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Thorax Breasts.

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Presentation on theme: "Thorax Breasts."— Presentation transcript:

1 Thorax Breasts

2 Famous for her breasts?

3 objectives Breast anatomy Blood supply Lymphatic drainage
Breast cancer

4 Breasts

5 Breast Modified sweat glands
Glandular tissue embedded within superficial fascia of anterior chest wall Modified sweat glands Overlying pectoral muscles Rudimentary in males and pre-pubertal females Size and shape of adult female breast varies Determined by amount of fat surrounding glandular tissue

6 Extent- Base Extending from lateral border of sternum to midaxillary line and from 2nd to 6th ribs. Majority of breast overlies deep pectoral fascia of pec major muscle, with remainder overlying fascia of serratus anterior Retromammary space A potential space filled with loose connective tissue Breast is separated from pectoralis major muscle Axillary tail (of Spence) A small part of mammary gland extend toward axilla


8 Axillary tail (of Spence)

9 Structure of Breast Areola Surrounds the nipple
Circular pigmented area of skin Breast composed of 15 to 20 lobules of glandular tissue Formed by septa of suspensory ligaments Each lobule is drained by a lactiferous duct Each lactiferous duct opens on nipple Firmly attached to overlying skin by Suspensory ligaments (of Cooper)

10 Nipple location 4th intercostal space

11 Cooper’s Suspensory Ligaments

12 Vasculature of Breast Arterial supply
Anterior intercostal A. (from internal thoracic artery) Lateral thoracic A. (from axillary artery)

13 Arterial Supply to the Breast

14 Lateral thoracic drain into Axillary vein (main)
Venous drainage- Lateral thoracic drain into Axillary vein (main) Anterior intercostal drain into Internal thoracic vein

15 Veins of mammary gland

16 Lymphatic Drainage of Breast
Lymph from nipple, areola, and lobules of mammary glands- subareolar lymphatic plexus From there, a system of interconnecting lymphatic channels drains lymph to various lymph nodes Majority (75%) of lymph, especially from lateral quadrants→ pectoral nodes→ axillary nodes Remaining lymph, especially from medial quadrants→ parasternal lymph nodes along internal thoracic vessels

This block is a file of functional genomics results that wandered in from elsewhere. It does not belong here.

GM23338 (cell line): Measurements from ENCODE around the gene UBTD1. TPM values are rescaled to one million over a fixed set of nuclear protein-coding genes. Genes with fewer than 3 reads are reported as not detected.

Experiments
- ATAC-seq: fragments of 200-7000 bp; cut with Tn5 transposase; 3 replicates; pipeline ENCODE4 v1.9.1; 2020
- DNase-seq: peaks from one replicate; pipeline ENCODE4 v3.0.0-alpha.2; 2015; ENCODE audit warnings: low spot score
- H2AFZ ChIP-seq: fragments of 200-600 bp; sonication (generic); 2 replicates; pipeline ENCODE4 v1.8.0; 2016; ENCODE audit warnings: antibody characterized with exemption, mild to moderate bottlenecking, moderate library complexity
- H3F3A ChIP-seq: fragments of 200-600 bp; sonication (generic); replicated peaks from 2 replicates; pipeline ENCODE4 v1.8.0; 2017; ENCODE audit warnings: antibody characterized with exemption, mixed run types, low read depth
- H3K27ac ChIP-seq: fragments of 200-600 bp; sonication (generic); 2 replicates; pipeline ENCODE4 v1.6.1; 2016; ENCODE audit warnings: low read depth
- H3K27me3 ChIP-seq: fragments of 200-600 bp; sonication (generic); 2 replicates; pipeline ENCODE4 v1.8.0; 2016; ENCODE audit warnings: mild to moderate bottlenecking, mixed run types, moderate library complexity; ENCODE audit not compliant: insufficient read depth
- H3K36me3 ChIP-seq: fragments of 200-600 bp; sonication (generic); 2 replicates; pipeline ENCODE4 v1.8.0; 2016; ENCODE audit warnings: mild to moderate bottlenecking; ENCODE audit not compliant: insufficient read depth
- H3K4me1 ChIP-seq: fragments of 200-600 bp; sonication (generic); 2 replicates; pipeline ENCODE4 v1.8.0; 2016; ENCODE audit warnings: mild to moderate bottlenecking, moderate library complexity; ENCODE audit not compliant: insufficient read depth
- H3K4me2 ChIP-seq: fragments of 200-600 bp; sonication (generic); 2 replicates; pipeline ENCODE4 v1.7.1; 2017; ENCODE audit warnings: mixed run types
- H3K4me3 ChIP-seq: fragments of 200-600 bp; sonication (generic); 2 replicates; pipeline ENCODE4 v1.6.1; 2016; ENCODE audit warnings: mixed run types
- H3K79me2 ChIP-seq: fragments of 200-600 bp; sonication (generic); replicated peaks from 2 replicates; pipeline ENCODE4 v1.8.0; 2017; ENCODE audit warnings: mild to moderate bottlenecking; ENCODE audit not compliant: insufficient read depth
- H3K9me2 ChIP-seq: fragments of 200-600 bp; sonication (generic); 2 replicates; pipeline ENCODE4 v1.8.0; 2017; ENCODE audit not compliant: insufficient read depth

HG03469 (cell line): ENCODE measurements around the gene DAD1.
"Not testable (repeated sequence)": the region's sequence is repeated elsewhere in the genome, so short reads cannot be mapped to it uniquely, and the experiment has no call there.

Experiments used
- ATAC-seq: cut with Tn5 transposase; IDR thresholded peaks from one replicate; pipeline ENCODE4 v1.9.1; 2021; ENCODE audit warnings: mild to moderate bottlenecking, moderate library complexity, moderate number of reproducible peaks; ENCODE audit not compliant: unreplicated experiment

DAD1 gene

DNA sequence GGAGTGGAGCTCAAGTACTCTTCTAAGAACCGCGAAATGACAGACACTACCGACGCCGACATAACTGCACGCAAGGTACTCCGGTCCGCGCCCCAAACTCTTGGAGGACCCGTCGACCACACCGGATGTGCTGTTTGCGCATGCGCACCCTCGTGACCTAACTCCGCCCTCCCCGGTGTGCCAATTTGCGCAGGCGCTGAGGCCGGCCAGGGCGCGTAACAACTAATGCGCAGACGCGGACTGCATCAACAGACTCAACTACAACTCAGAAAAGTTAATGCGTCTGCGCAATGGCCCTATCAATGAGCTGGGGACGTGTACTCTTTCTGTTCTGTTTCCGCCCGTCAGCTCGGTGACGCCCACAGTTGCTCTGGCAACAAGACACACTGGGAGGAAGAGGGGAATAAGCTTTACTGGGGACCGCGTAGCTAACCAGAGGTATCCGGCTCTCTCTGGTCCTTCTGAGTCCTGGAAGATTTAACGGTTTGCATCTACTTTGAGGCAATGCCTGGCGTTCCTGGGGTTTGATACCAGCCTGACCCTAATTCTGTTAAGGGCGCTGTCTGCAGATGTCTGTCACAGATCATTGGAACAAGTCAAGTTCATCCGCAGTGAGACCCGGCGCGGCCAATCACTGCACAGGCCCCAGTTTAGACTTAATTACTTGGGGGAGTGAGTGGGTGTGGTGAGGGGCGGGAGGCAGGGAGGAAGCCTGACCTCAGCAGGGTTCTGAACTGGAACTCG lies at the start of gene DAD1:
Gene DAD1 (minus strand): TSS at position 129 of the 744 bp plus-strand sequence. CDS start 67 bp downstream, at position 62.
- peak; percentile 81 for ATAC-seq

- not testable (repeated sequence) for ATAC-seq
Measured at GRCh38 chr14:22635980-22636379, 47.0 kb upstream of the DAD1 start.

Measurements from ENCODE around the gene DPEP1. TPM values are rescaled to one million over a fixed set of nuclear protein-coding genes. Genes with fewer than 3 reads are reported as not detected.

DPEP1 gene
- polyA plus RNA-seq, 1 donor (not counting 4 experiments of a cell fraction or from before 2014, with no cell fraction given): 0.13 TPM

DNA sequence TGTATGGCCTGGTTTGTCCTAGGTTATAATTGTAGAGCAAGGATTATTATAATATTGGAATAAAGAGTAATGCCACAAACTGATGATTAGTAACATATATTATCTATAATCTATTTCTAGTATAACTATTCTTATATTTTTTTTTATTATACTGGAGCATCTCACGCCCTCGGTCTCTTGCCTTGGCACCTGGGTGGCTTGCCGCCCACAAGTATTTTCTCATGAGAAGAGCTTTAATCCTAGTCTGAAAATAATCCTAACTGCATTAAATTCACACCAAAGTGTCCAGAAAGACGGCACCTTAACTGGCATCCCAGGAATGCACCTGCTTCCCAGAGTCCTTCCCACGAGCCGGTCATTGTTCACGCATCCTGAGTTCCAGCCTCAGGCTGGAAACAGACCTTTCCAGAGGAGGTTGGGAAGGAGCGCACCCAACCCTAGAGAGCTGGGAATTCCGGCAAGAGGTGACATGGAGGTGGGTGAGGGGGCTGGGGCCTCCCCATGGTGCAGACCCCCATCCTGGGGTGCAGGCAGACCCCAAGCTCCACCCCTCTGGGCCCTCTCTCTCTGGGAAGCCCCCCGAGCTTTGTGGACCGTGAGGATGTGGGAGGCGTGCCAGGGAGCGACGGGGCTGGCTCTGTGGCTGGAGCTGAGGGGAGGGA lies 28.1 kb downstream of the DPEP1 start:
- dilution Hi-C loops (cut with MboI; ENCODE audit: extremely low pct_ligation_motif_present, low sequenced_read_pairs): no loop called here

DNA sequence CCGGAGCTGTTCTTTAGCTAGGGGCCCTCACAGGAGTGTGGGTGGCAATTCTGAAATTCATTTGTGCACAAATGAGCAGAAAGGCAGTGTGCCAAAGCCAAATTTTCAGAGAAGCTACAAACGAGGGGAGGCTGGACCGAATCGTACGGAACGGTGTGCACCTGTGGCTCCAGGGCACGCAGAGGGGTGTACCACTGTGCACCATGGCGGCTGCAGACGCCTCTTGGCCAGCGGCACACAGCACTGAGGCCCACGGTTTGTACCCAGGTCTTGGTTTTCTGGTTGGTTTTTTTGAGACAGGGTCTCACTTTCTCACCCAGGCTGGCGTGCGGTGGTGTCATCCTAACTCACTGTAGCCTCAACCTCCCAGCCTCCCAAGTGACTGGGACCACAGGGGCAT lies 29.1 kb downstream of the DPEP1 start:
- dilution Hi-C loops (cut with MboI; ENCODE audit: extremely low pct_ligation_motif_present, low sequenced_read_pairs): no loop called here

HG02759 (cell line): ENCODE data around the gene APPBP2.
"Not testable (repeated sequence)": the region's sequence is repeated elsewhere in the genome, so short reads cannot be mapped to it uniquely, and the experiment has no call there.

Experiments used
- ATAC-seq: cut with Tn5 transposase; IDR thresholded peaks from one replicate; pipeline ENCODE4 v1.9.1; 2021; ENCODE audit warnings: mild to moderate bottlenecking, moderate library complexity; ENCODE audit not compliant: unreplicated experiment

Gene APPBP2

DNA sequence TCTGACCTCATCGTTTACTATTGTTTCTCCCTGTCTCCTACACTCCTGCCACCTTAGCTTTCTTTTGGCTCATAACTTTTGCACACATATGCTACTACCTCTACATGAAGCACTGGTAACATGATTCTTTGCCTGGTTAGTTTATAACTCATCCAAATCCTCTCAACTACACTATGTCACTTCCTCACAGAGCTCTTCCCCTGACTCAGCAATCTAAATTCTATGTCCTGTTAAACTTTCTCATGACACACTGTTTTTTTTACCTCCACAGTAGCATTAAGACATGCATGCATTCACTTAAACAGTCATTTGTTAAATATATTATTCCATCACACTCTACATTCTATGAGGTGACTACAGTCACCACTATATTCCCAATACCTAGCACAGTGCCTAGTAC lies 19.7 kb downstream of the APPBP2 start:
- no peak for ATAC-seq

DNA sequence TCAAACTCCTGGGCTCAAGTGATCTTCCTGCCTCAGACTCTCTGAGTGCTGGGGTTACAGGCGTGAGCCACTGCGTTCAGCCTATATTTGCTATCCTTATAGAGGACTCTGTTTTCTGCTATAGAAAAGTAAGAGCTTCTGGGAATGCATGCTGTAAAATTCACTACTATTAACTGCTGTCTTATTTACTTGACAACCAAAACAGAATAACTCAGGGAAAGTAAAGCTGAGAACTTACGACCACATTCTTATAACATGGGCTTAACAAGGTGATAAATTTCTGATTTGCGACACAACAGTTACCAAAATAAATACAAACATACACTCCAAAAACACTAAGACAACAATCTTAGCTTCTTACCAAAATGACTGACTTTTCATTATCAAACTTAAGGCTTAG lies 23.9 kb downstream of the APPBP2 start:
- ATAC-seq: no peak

17 Breast Quadrants

18 Lymphatic drainage of breast

19 Some lymph from lower quadrants→ inferior phrenic nodes
Lymph from medial quadrants can cross to opposite breast via parasternal nodes Secondary metastases of breast carcinoma can spread to opposite breast in this way

20 Major Routes of Metastasis
Channels to Contralateral Breast Axillary Lymph Channels 6. Lymph Vessels of Mammary Glands (41) Subdiaphragmatic Lymph Channels

21 Carcinoma of the Breast
Approximately 60% of carcinomas of the breast occur in the upper lateral quadrant. The cancer cells are swept along the lymph vessels and follow the lymph stream. The entrance of cancer cells into the blood vessels accounts for the metastases in distant bones. The lymphatic spread of cancer to the opposite breast, to the abdominal cavity, or into lymph nodes in the root of the neck is caused by obstruction of the normal lymphatic pathways by malignant cells or destruction of lymph vessels by surgery or radiotherapy.

22 Peau d’orange sign Leathery thickening of the skin
Often dimpled and has prominent pores That gives the skin the appearance of orange peel The dimples and the pores results from shortening of the suspensory ligament because of cancerous invasion

23 Peau d’orange sign:

24 Carcinoma of the Breast

25 Examination of Breast Clinically breast is divided into quadrants:
UI: upper inner UO: upper outer (includes axillary tail) LI: lower inner LO: lower outer Breast palpation- Circular fashion, beginning with nipple and moving outward Palpation should extend into axilla to palpate axillary tails After palpation of one breast, other should be palpated in same way Examine skin of breast for a change in texture or dimpling (peau d'orange sign) and nipple for retraction→ these signs indicate an underlying pathology



28 Breast self exam

29 Mammography Mammography is a radiographic examination of the breast
This technique is extensively used for screening the breasts for benign and malignant tumors and cysts. Extremely low doses of x-rays are used so that the dangers are minimal and the examination can be repeated often. Its success is based on the fact that a lesion measuring only a few millimeters in diameter can be detected long before it is felt by clinical examination.


31 Mastectomy A simple mastectomy in which the pectoral muscles are left intact. The axillary lymph nodes, fat, and fascia are removed. Radical mastectomy is designed to remove the primary tumor and the lymph vessels and nodes that drain the area.

32 Simple Mastectomy

33 Radical mastectomy

34 Breast Implant

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